I don't see how being owned by Carmel makes them any less boutique. Although the topic has been debated here before (and Rogov hated the term, arguing that it's meaningless), I use boutique winery in the same sense as a boutique store: A boutique winery does not aim to offer a full assortment of wines and to please everyone, rather it focuses on its own style. Just because a winery is small, that doesn't make it a boutique--plenty of small wineries aspire to grow into big wineries and make wine for maximum market share. For instance, Psagot seems to be aiming to compete with the big boys. Similarly, being "boutique" doesn't make a winery any better. In fact, big wineries have a significant advantage over boutiques, which you mention, in that they can choose the very best grapes for their premium wines; thus, they are able to offer consistency even the best boutiques can only dream of. Moreover, they have the deep pockets to invest in the best barrels, equipment, etc. However, there is something unique about a great boutique winery which you don't get in even the very best wines from the big wineries, and that is the idiosyncratic expression of the terroir and style unique to that winery. It's like the difference between shooting at a target and painting the target around your arrow after you shoot--a boutique winemaker has much more freedom to let the grapes express themselves, rather than being constrained by the desire for a particular consistent product.

Yatir is unique in that it is a boutique by any definition--making a small selection of wines expressing a particular terroir and wine-making style--yet, they have the advantage of Carmel's deep pockets and they are able to be super-choosy in their grape selection, sending the leftovers to Carmel. (Your statement that they get to choose Carmel's best grapes is incorrect--Yatir works with specific vineyards in the Yatir Forrest on the south of Har Chevron. Merely choosing Carmel's best grapes from all over would defeat the whole purpose. But they are able to pick only the very best of those grapes and send the rest to Carmel for lower-level wines.) It was really incredible to see the state-of-the-art equipment and facilities at Yatir. I'm sure Yatir's advantages in this respect play a big role in the consistency of their wines.
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Re: Yatir Winery Visit

Postby Elchonon Hellinger » Sun May 12, 2013 10:54 pm

Elie Poltorak wrote:
Elchonon Hellinger wrote:Dave,
that lunacy.. just because you blogged on a wine and winery doesnt mean there isnt what to add.. ppl have different views and styles ;)

Elie, yatir is hardly a "boutique" comon! they are friking owned by carmel! they probably have the largest array and selection of grapes in the country, lewis pasco told me thats why yatir is so good, they get the first choice grapes of all of carmel (other maybe not above the LE/ Med) and they send back to carmel what they dont want


Elchanan,

I don't see how being owned by Carmel makes them any less boutique. Although the topic has been debated here before (and Rogov hated the term, arguing that it's meaningless), I use boutique winery in the same sense as a boutique store: A boutique winery does not aim to offer a full assortment of wines and to please everyone, rather it focuses on its own style. Just because a winery is small, that doesn't make it a boutique--plenty of small wineries aspire to grow into big wineries and make wine for maximum market share. For instance, Psagot seems to be aiming to compete with the big boys. Similarly, being "boutique" doesn't make a winery any better. In fact, big wineries have a significant advantage over boutiques, which you mention, in that they can choose the very best grapes for their premium wines; thus, they are able to offer consistency even the best boutiques can only dream of. Moreover, they have the deep pockets to invest in the best barrels, equipment, etc. However, there is something unique about a great boutique winery which you don't get in even the very best wines from the big wineries, and that is the idiosyncratic expression of the terroir and style unique to that winery. It's like the difference between shooting at a target and painting the target around your arrow after you shoot--a boutique winemaker has much more freedom to let the grapes express themselves, rather than being constrained by the desire for a particular consistent product.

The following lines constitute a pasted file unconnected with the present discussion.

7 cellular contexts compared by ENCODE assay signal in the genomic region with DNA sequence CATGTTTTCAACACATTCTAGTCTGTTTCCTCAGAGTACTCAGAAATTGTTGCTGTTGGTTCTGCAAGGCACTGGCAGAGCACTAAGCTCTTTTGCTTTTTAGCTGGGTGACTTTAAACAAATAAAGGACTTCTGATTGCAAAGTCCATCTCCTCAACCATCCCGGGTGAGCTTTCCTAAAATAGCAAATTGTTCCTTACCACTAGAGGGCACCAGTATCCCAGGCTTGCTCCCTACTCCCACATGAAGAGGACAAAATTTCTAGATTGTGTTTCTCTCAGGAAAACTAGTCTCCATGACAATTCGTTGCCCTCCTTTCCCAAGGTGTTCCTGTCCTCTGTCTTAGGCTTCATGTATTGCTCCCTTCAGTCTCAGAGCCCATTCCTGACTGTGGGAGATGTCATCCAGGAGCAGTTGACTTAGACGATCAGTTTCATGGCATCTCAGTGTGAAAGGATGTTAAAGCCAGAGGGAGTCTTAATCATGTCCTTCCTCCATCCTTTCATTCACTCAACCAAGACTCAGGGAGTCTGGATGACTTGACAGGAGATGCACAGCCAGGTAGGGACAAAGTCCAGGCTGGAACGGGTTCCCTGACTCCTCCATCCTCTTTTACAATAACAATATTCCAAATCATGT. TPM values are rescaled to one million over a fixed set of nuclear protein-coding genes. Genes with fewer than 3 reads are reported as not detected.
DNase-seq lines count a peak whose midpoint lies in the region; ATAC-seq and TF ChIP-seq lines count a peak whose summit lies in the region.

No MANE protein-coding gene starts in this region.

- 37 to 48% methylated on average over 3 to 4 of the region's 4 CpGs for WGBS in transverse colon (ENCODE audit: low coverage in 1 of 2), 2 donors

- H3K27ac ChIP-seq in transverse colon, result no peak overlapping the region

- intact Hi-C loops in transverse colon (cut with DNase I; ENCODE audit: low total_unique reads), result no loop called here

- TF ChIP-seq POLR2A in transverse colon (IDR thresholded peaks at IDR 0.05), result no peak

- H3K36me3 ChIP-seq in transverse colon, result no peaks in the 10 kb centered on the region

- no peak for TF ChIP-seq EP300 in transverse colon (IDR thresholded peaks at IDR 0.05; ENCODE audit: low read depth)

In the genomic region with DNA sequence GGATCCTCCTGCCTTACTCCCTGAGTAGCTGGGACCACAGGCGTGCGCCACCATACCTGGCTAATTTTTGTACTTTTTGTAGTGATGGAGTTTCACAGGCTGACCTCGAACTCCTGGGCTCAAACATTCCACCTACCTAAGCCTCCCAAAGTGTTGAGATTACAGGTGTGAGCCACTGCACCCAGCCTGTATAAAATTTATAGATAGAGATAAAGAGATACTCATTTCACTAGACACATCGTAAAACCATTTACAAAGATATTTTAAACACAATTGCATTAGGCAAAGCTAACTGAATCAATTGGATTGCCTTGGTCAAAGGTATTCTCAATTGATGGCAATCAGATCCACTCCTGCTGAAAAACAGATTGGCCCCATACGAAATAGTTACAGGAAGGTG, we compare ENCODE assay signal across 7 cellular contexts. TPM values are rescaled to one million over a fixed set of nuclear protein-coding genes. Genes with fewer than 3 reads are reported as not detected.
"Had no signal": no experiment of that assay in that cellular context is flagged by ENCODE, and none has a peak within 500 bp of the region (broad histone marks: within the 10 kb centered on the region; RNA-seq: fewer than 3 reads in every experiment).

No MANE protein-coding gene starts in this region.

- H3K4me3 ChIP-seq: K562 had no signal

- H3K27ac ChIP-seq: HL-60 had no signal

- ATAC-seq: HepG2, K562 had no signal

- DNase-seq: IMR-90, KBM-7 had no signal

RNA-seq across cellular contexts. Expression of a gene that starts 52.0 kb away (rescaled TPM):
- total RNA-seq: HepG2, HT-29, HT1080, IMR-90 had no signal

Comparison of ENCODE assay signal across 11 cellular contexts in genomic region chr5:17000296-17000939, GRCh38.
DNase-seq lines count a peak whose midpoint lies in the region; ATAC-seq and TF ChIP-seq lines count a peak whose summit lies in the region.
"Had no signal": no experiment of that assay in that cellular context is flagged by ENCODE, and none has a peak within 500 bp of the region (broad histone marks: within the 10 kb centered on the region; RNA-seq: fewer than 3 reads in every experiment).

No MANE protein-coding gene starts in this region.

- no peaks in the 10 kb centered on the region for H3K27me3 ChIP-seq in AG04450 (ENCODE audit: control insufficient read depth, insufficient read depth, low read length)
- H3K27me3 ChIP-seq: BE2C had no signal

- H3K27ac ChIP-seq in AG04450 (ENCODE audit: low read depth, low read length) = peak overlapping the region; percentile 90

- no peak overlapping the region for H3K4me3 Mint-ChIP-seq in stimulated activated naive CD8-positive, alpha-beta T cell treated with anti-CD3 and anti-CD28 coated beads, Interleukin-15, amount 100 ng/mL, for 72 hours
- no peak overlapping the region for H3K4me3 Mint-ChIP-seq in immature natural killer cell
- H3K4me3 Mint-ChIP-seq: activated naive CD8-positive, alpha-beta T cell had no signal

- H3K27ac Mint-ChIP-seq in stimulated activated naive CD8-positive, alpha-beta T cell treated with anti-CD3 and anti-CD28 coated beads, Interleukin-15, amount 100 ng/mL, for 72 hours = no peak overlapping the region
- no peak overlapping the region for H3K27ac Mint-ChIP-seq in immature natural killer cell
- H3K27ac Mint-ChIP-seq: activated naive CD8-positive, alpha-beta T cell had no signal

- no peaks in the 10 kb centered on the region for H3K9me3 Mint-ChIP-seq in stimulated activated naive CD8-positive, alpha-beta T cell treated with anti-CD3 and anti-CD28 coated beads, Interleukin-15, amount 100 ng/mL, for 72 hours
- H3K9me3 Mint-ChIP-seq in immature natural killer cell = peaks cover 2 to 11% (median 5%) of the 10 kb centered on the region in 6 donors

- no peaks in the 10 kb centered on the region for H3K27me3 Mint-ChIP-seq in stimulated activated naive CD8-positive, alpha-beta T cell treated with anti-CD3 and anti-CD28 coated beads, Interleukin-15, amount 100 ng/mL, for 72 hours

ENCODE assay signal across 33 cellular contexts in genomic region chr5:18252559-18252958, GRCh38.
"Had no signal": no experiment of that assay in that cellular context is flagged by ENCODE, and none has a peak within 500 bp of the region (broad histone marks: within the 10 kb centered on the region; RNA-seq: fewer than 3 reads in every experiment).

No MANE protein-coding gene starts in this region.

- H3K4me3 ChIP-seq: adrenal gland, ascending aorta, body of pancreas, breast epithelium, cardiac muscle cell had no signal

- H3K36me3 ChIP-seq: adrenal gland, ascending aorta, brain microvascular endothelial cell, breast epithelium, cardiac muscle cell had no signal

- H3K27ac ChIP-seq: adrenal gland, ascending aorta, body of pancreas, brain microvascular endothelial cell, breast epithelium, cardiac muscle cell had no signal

Yatir is unique in that it is a boutique by any definition--making a small selection of wines expressing a particular terroir and wine-making style--yet, they have the advantage of Carmel's deep pockets and they are able to be super-choosy in their grape selection, sending the leftovers to Carmel. (Your statement that they get to choose Carmel's best grapes is incorrect--Yatir works with specific vineyards in the Yatir Forrest on the south of Har Chevron. Merely choosing Carmel's best grapes from all over would defeat the whole purpose. But they are able to pick only the very best of those grapes and send the rest to Carmel for lower-level wines.) It was really incredible to see the state-of-the-art equipment and facilities at Yatir. I'm sure Yatir's advantages in this respect play a big role in the consistency of their wines.


Fine, i'll hand you that, yes they are in a sense boutique, and they do maintain the same label and grape variation for the most part. http://en.wikipedia.org/wiki/Boutique

Producing high quality wines even expensive is hardly "niche" saying david edri is niche is an understatement, dudes a frikking lunatic in a crazy mushroom wizard class of his own.

Ive always loved yatir and admit I dont open them really, id choose yatir over castle and here my palate points to yatir as more exciting and castel "boring french" not sure why but when can gets back (dammit gab!!! how can you let me rot!!) we will side by side taste yatir vs castel